The Tell-Tale Heart Notes from Stories of Edgar Allan Poe

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Stories of Edgar Allan Poe The Tell-Tale Heart

An unnamed narrator defensively declares that he is not insane, "I heard all things in the heaven and in the earth. I heard many things in hell. How, then, am I mad? Hearken! and observe how healthily -- how calmly I can tell you the whole story" Poe, pg. 138. He insists that the story he tells is logical and not insane at all, although the very pattern of his language is a bit irrational, saying that he has heard heaven and hell, and the very pattern of his language is uncontrolled and rapid. The story then begins, describing how he had lived with an old man and eventually became obsessed with his eye, adding that he never wanted to steal the old man's gold; because of his strange eye, the narrator decided to kill the old man. Once again he becomes defensive towards the reader, "You fancy me mad. Madmen know nothing. But you should have seen me. You should have seen how wisely I proceeded -- with what caution -- with what foresight -- with what dissimulation I went to work! I was never kinder to the old man than during the whole week before I killed him" Poe, pg. 138. The narrator prides himself on his intelligence and the calculated nature of his crime, stating that a madman would not have acted as brilliantly as he had done, since "madmen know nothing."

Every day of that week before he committed the murder, the narrator quietly opened the door of the old man's room around midnight, taking an hour to gradually get his head through the doorway without making any noise. Then he would extend a mostly closed lantern container except to allow a tiny sliver of light to shine through upon the old man's sleeping face, searching for that eye which he so despised. However, for seven nights the eye was closed, and the narrator could not bear to murder the man. It was the eye that he hated, and since the eye was not visible, there was no reason to commit violence; it was not the old man he wanted to destroy, but it was instead this "Evil Eye." He would return to the room in the morning to happily greet the old man, priding himself on how well he disguised his cruel intentions and the violent thoughts he kept hidden deep within his mind. These descriptions are supposed to support the narrator's sanity, because of how carefully he planned everything out and deceived the old man.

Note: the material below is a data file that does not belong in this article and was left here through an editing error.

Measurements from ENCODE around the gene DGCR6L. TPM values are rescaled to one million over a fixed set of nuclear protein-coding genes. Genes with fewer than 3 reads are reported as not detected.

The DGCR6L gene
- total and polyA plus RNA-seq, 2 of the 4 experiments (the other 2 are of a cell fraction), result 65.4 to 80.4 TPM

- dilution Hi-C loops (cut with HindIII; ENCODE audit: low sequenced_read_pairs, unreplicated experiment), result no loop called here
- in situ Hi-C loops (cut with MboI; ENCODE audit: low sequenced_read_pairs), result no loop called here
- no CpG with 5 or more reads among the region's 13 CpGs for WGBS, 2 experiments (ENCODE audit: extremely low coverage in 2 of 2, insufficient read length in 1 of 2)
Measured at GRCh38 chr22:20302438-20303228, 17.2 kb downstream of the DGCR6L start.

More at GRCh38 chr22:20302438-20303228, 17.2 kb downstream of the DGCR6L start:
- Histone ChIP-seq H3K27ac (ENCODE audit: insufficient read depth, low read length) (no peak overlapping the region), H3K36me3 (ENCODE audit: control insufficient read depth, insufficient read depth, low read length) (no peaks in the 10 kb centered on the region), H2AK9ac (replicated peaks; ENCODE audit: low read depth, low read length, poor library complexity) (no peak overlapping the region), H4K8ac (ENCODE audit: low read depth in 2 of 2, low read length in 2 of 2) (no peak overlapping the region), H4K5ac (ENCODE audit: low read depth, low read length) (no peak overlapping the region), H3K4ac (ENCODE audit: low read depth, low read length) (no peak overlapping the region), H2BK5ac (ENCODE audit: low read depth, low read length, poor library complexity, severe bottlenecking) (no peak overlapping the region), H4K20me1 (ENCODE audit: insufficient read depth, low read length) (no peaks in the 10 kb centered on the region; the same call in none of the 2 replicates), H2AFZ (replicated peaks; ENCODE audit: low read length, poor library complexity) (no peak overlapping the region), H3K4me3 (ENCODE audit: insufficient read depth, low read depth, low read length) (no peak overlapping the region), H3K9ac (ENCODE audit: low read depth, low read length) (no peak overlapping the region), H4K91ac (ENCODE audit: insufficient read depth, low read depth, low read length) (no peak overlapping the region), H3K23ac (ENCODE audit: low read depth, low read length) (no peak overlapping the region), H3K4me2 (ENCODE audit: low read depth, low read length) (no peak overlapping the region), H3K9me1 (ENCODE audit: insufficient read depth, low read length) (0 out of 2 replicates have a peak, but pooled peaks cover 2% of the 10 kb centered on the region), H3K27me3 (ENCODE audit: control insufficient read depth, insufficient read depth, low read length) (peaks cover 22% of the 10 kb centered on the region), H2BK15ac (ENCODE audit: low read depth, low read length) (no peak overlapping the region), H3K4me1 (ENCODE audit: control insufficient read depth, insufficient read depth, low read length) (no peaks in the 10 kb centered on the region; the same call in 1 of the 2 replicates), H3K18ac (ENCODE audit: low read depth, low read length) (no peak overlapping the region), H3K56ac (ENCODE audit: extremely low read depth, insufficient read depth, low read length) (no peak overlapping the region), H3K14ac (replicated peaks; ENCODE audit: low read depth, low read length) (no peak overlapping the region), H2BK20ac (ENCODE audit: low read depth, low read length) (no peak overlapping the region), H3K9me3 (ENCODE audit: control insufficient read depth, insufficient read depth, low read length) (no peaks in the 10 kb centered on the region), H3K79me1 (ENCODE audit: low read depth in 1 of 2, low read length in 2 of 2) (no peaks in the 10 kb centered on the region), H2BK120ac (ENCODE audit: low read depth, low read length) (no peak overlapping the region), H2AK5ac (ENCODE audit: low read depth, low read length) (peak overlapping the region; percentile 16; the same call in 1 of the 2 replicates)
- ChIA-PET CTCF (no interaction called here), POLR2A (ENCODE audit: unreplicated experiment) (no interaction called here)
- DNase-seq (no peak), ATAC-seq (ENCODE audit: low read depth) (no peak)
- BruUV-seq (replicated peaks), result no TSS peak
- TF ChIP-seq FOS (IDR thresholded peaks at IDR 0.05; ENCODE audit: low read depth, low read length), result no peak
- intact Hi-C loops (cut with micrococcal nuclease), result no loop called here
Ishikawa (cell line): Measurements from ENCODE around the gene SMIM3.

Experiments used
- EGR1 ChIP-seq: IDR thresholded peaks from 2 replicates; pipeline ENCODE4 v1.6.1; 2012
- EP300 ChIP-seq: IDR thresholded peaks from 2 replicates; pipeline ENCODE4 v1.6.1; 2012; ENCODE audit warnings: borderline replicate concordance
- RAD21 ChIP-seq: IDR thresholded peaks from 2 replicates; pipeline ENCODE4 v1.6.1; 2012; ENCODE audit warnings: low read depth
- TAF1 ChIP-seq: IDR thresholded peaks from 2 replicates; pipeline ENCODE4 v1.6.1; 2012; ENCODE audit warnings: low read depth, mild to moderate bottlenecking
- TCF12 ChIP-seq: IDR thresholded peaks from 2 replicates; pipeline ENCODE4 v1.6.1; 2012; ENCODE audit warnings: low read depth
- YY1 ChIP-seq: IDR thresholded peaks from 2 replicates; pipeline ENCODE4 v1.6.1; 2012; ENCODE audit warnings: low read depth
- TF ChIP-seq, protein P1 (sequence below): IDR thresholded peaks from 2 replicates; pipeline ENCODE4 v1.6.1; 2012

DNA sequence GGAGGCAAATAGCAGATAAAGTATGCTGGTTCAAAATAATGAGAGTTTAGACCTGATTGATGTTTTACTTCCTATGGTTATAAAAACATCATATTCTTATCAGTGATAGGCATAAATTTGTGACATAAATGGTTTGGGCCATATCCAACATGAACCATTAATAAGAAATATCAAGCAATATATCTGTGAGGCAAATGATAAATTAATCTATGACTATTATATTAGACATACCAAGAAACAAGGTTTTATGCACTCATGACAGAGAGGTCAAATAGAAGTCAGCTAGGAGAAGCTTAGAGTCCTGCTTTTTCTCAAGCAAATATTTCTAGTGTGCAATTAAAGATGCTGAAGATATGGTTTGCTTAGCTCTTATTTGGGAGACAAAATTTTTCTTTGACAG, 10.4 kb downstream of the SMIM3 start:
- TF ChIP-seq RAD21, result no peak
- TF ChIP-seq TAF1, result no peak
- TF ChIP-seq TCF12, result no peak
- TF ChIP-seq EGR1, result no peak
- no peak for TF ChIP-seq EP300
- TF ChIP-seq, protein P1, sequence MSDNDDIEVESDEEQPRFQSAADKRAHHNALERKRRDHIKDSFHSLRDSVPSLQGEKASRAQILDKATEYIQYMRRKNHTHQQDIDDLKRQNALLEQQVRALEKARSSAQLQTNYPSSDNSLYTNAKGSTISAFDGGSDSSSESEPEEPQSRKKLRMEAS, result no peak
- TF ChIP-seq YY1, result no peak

On the eighth night, however, the narrator opened the door very cautiously, gleeful to think that the old man had absolutely no idea that he was there; yet just when everything was proceeding as planned, his hand slips on the lantern, making a noise and causing the old man to wake up, asking who's there. For an hour he stayed there in the doorway, motionless and listening, while the old man did the same in his bed. Finally, the old man moaned softly out of fear since, "Yes, he had been trying to comfort himself...but he had found all in vain. All in vain; because Death, in approaching him, had stalked with his black shadow before him, and enveloped the victim. And it was the mournful influence of the unperceived shadow that caused him to feel...the presence of my head within the room" Poe, pg. 140. Although he professes his sanity, the narrator equates himself with Death, waiting to take the life of this old man there in the doorway. Then he decided to open the lantern anyway, sending a sliver of light upon the old man's face to reveal the hated eye! The narrator adds that his own body had an increased sensitivity, since his ears could hear the pounding of the old man's heart in that room. The beats became faster and faster, louder and louder, until the narrator was afraid that it would wake up the neighbors in their building.